Precious, even.

And others: it is precisely as Hobbes defined it in the natural state.

It is solitary. Poor. Nasty. Brutish. And — perhaps most importantly — short.

Because no matter how difficult our lives or numerous our troubles in this world, few of us want to leave it. And not because we've just been enjoying ourselves so damn much, but because for so many the known misery is better than the unknown hereafter.

And there is always the promise of tomorrow, we think. Yes, tomorrow! Tomorrow I'll treat my family better; I'll wake up first thing and run three miles. Tomorrow I will eat healthy. Tomorrow I won't waste a second. Tomorrow I will start looking for a new job. Tomorrow I'll start my novel. Tomorrow I'll volunteer.

Tomorrow I will seize every moment, and tap to the living, breathing dance of life.

And that, I think, is the crux of our quandary. We can't stand the idea of leaving this life before we actually start living it.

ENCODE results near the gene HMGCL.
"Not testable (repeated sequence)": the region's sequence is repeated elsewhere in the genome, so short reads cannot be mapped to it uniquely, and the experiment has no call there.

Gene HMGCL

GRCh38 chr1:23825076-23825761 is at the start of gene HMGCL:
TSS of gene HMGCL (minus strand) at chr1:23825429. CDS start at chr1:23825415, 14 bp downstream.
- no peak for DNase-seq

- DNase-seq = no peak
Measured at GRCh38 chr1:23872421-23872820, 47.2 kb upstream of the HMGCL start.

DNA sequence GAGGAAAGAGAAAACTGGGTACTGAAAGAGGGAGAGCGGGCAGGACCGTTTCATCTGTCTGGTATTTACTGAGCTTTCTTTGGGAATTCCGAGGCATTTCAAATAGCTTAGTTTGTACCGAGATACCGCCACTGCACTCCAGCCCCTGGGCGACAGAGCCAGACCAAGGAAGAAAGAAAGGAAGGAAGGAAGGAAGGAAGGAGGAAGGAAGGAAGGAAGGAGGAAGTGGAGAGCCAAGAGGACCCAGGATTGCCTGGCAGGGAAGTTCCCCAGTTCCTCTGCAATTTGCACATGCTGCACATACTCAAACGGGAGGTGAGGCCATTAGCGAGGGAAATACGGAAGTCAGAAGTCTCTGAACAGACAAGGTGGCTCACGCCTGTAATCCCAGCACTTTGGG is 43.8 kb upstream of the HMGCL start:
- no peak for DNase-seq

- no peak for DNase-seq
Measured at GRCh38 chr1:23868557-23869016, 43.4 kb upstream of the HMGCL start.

But how can we, when there is traffic? When there are bills and middle fingers and scowls and unreturned phone calls?

And how, for the love of God, can we look up

where the mere force of gravity is pulling us down?

No, no. Life is not good.

But it does, I admit, have its moments. And regardless of how long I exist on this planet, the fact remains that I will never have enough of them.


Unacademic Advisor said...

I also love the "Life is Good" brand, but I don't own anything bearing their wonderful slogans. Did you know there is an entire store for it at the Mall of America in Minneapolis? Ironic, eh?